Benign myoclonus of early infancy or Fejerman syndrome.

Epilepsia (Impact Factor: 4.58). 06/2009; 50(5):1290-2. DOI: 10.1111/j.1528-1167.2009.02154.x
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    ABSTRACT: Developmental and benign movement disorders are a group of movement disorders with onset in the neonatal period, infancy, or childhood. They are characterized by the absence of associated neurological manifestations and by their favorable outcome, although developmental abnormalities can be occasionally observed. Knowledge of the clinical, neurophysiological, and pathogenetic aspects of these disorders is poor. Based on a comprehensive review of the literature and our practical experience, this article summarizes current knowledge in this area. We pay special attention to the recognition and management of these movement disorders in children. © 2010 Movement Disorder Society
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    ABSTRACT: ‘Non-epileptic seizures’ or ‘non-epileptic paroxysmal disorders’ are the currently preferred descriptive names for the common and numerous, diverse paroxysmal clinical events that mimic or look like but are not epileptic seizures.1–3
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    ABSTRACT: During early development severe epilepsies may appear, some with well established occurrence. Benign non-epileptic and epileptic paroxysmal syndromes with excellent prognosis occur in the same period. There are no exact data on their occurrence. We have reviewed medical histories of children with benign non-epileptic or benign epileptic events: benign myoclonus of early infancy, benign neonatal sleep myoclonus, benign sleep myoclonus in infancy, benign partial epilepsy in infancy (BPEI) and benign infantile familial convulsions (BIFC) were established. The occurrence, clinical characteristics and prognosis of these syndromes were evaluated. Inclusion criteria were met in 31 children. Research included retrospective analysis of clinical characteristics, laboratory values, neuroimaging and neurophysiological assessments, followed by evaluation of psychosocial development with the use of the Strengths and Difficulties Questionnaire (SDQ), fulfilled by parents. In our group the incidence of benign non-epileptic convulsions was 6.69 per 10 000 live births and the incidence of benign epileptic convulsions was 1.35 per 10 000. Male/female ratio in the group of children with non-epileptic events was 2.1:1. Among non-epileptic group 5 out of 23 children and among epileptic group 3 out of 8 children had minimal, mild or moderate abnormalities at neurological assessment at the time of the first clinical examination. Nonspecific changes in laboratory values were seen in 6 out of 23 in the non-epileptic and in 1 out of 8 children in the epileptic group. Neurophysiological assessments showed subtle changes in 4/23 in the non-epileptic and 6/8 in the epileptic group. Neuroimaging was not optimal in 5/23 with non-epileptic and 3/8 with epileptic events. Analysis of SDQ did not show significant deviations in psyhosocial development. Statistically significant deviation was observed only in relations with peers (p = 0.009). Benign neonatal and infantile convulsions are more frequent than severe epilepsies of the same age period. Results show higher proportion of males with benign non-epileptic conditions. No deviations in further development was found. Laboratory values, neuroimaging and neurophysiological assessments were normal or nonspecifically changed.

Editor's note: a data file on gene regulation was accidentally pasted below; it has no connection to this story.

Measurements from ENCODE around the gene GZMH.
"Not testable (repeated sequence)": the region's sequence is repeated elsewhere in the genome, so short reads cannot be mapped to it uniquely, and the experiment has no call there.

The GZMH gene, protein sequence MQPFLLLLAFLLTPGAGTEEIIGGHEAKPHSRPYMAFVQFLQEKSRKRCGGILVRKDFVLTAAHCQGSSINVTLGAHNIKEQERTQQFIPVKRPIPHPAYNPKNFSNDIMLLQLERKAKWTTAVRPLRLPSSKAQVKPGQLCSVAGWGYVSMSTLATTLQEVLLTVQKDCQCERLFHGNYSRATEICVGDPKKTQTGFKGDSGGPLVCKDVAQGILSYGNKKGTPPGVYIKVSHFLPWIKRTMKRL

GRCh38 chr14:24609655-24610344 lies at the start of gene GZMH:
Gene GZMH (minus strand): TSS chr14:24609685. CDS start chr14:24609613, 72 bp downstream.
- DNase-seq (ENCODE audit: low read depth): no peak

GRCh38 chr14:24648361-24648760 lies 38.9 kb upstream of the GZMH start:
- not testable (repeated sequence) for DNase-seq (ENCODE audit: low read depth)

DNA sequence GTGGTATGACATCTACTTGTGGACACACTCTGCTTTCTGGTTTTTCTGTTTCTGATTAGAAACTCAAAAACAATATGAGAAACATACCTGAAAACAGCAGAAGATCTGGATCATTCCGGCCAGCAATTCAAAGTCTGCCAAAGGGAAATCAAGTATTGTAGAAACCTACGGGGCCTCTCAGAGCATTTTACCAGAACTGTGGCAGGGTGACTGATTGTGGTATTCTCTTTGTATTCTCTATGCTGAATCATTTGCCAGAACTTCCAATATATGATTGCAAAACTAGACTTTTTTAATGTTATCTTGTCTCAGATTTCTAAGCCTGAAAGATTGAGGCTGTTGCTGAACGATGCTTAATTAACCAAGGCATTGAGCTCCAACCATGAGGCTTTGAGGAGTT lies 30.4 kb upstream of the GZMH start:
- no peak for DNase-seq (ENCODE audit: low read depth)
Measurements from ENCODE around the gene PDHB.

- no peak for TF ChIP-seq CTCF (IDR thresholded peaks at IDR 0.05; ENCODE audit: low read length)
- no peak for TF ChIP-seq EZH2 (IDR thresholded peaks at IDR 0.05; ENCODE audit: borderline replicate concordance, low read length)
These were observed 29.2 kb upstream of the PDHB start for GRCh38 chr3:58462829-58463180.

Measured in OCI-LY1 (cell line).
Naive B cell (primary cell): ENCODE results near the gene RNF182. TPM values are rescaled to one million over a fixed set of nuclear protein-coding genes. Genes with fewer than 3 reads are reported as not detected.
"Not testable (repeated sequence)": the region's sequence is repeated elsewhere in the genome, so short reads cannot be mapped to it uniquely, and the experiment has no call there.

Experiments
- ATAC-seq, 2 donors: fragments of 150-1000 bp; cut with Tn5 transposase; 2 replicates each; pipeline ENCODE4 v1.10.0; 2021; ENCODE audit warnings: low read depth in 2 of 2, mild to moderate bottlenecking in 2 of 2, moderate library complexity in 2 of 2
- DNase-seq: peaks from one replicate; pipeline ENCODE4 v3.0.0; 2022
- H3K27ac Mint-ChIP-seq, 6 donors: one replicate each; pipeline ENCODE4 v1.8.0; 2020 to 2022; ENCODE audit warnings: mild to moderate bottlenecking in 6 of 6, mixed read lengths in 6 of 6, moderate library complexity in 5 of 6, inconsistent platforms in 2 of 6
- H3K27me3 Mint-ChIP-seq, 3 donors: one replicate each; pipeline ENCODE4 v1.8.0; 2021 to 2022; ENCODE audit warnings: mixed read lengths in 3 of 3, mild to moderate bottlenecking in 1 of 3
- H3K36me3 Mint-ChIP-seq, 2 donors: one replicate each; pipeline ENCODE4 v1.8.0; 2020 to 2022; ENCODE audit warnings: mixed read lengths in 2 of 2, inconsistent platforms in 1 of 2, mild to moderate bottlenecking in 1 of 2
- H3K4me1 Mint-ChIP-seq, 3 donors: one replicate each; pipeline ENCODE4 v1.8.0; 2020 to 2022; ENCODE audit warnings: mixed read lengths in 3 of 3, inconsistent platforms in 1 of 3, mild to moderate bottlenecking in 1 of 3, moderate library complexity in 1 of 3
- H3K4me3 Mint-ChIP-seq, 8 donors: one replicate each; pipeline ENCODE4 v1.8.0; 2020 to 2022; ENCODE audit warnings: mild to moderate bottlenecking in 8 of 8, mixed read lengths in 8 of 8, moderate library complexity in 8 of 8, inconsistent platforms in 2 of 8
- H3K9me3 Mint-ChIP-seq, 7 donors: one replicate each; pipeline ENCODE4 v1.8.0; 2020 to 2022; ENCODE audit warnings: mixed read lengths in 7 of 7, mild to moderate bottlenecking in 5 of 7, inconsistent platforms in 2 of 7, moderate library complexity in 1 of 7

European journal of paediatric neurology: EJPN: official journal of the European Paediatric Neurology Society 11/2011; 16(1):64-73. DOI:10.1016/j.ejpn.2011.10.006 · 1.93 Impact Factor